|Advancing Sustainability of US – Mexico Transboundary Drylands: A Binational Workshop
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Statement of Task
A steering committee of experts from the U.S. and Mexico will plan and conduct a binational workshop aimed at advancing sustainability science in the shared drylands region. The workshop will highlight existing sustainability research in the region and identify opportunities to address gaps in research through use-inspired research initiatives. This project is a collaboration between the US National Academy of Sciences and the Mexican Academy of Sciences, Academy of Engineering, and National Academy of Medicine. The workshop, sponsored by the Mexican Academies and the George and Cynthia Mitchell Endowment for Sustainability Sciences at the US National Academy of Sciences, will bring together academics, policymakers and practitioners in the region for an interactive discussion to explore the following:
- The key sustainability challenges and vulnerabilities facing stakeholders in the Mexico-US drylands region, which is defined as the border region as well as adjoining drylands with shared ecological characteristics, natural-resource based activities (e.g., mining, irrigated agriculture) and socio-economic characteristics
- Binational and regional research and sustainability approaches that are already in place to address these challenges
- Potential binational priorities for research that could advance use-inspired research to promote sustainable development in this region, such as adaptive water management, health ecosystems, strengthening local and regional economics, enhancing community and population resilience, and reducing impacts on vulnerable populations.
A short, accessible summary (proceedings) of the workshop will be published in accordance with the U.S. National Academies' policies for such publications, including the standard review procedures. The summary will be a joint document published in English by the US National Academies Press and in Spanish by the Mexican Academies and will be used to help stimulate interest in additional bi-national collaborations.
The workshop will engage academics from both countries, potentially relevant agents (e.g., boundary organizations) capable of supporting the implementation of efforts to advance sustainability science and promote sustainable development in the region, key agencies in both countries, and philanthropic representatives.
The workshop will be held on May 2-4, 2018 at IPICYT (the Positino Science and Technology Institute) in San Luis Potosi, Mexico. May 2nd will consist of field observation and local demonstration. The panel discussions and breakout sessions will take place on May 3rd and 4th.
The planning committee for the workshop consists of five members from the U.S. (including the workshop chair) and five members from Mexico. The committee is responsible for outlining the workshop agenda, identifying speakers, and helping NASEM staff assemble a list of invited participants.
Advancing Sustainability of US – Mexico Transboundary Drylands Workshop Steering Committee
Christopher Scott (Chair), University of Arizona
Alfonso Cortez Lara, Colegio de la Frontera Norte
Hallie Eakin, Arizona State University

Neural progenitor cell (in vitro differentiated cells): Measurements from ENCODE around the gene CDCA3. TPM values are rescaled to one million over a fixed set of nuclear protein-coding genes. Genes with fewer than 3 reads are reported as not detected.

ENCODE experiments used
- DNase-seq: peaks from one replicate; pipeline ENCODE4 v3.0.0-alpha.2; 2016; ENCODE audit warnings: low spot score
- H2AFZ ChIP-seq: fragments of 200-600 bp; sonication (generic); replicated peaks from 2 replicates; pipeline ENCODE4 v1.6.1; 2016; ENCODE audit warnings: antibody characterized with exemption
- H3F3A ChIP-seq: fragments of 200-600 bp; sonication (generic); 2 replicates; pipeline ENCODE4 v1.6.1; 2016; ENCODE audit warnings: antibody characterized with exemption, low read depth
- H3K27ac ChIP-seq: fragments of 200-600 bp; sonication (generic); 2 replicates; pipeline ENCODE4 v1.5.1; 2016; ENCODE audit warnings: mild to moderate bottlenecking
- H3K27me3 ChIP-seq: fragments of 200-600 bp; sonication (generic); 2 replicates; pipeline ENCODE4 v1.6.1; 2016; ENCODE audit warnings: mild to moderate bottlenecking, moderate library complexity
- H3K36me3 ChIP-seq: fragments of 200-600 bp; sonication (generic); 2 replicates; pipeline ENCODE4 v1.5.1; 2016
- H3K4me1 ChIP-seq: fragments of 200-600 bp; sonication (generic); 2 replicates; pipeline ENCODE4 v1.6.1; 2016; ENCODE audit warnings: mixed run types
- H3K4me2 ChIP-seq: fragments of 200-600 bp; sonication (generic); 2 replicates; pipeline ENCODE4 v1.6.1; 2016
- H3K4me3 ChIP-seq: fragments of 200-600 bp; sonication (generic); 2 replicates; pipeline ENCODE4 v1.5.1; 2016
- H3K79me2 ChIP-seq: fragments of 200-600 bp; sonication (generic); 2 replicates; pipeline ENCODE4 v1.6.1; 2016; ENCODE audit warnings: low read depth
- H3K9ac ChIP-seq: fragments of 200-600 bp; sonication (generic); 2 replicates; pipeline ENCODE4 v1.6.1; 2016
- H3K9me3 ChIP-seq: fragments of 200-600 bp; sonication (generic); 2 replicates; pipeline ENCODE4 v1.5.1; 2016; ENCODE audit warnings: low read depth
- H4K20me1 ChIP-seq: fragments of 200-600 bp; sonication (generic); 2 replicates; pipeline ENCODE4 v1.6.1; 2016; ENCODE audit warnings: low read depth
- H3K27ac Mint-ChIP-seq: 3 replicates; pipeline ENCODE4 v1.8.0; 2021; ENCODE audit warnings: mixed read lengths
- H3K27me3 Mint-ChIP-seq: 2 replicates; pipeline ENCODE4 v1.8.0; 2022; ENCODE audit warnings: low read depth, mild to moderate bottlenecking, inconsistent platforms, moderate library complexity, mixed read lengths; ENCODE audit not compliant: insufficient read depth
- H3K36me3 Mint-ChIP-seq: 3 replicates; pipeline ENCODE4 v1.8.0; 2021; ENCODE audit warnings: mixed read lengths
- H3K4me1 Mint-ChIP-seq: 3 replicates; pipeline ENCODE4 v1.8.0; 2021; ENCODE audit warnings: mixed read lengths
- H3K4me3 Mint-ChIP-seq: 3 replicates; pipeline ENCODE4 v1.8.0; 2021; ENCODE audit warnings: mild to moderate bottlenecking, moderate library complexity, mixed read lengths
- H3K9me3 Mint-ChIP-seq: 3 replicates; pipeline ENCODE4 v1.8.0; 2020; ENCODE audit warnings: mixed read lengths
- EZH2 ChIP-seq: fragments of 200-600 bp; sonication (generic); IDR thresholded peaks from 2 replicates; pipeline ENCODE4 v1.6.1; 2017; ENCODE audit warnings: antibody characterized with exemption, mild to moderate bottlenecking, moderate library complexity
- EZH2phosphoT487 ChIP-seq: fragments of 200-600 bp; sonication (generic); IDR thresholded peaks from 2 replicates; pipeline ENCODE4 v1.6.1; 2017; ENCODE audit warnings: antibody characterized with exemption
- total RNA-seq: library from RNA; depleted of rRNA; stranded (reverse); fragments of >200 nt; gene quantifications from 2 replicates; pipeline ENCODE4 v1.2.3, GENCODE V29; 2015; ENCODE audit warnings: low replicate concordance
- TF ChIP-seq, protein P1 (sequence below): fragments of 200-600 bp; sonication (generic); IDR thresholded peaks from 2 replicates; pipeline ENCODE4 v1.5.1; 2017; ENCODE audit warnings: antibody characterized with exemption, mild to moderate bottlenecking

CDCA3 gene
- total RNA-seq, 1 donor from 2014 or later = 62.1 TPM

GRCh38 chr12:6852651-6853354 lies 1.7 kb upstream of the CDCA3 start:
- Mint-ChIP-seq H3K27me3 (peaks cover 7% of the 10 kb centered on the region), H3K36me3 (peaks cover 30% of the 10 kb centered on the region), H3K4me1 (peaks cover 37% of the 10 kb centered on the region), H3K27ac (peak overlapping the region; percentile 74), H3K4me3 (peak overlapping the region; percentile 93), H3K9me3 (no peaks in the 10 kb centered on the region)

Elisabeth Huber-Sannwald, Instituto Potosino de Investigación Científica y Tecnológica
Constantino Macías Garcia, Universidad Nacional Autónoma de México
Amparo Martínez Arroyo, Instituto Nacional de Ecología y Cambio Climático
Natalia Martínez Tagueña, Instituto Potosino de Investigación Científica y Tecnológica
Ignacio Rodriguez-Iturbe, Princeton University
Kelly Sanders, University of Southern California
Robert Washington-Allen, University of Nevada – Reno
Project Context and Issues: |
The drylands border region shared by the United States and Mexico is currently facing multiple sustainability challenges at the intersection of the human and natural systems traversing the borders of both nations. Warming and drying conditions threaten surface water and groundwater availability, disrupt land and marine-based livelihood systems, and challenge the sustainability of human settlements in both nations.
This is an important moment to provide an opportunity for collaborative planning and co-produced knowledge among diverse stakeholders and research communities on both sides of the border.
We have an unprecedented opportunity to create new platforms for collaboration. Both countries are rapidly increasing their capacity to understand climate-related challenges and opportunities, yet little has been done to develop the bi-national scientific, policy, and management capacity that is needed to promote sustainable development in the context of climate change.
The U.S. National Academies of Sciences, Engineering, and Medicine will undertake this activity in collaboration with the Mexican Academy of Sciences, Academy of Engineering, and National Academy of Medicine. The workshop will help develop a shared understanding of the challenges facing the region, assess the scientific and technical capacity that each nation can bring to bear in addressing these challenges, and identify new opportunities for bi-national research collaboration and coordinated management approaches in the advancement of sustainability science and development.
The workshop is viewed as Phase I of a longer term collaboration which would include a consensus study aimed at a more systematic review and specification of recommendations for use-inspired sustainability research and sustainable interventions in the region.
Jordyn White, Study Director
Laurie Geller, Program Director, DELS
Leticia Garcilazo Green, Senior Program Assistant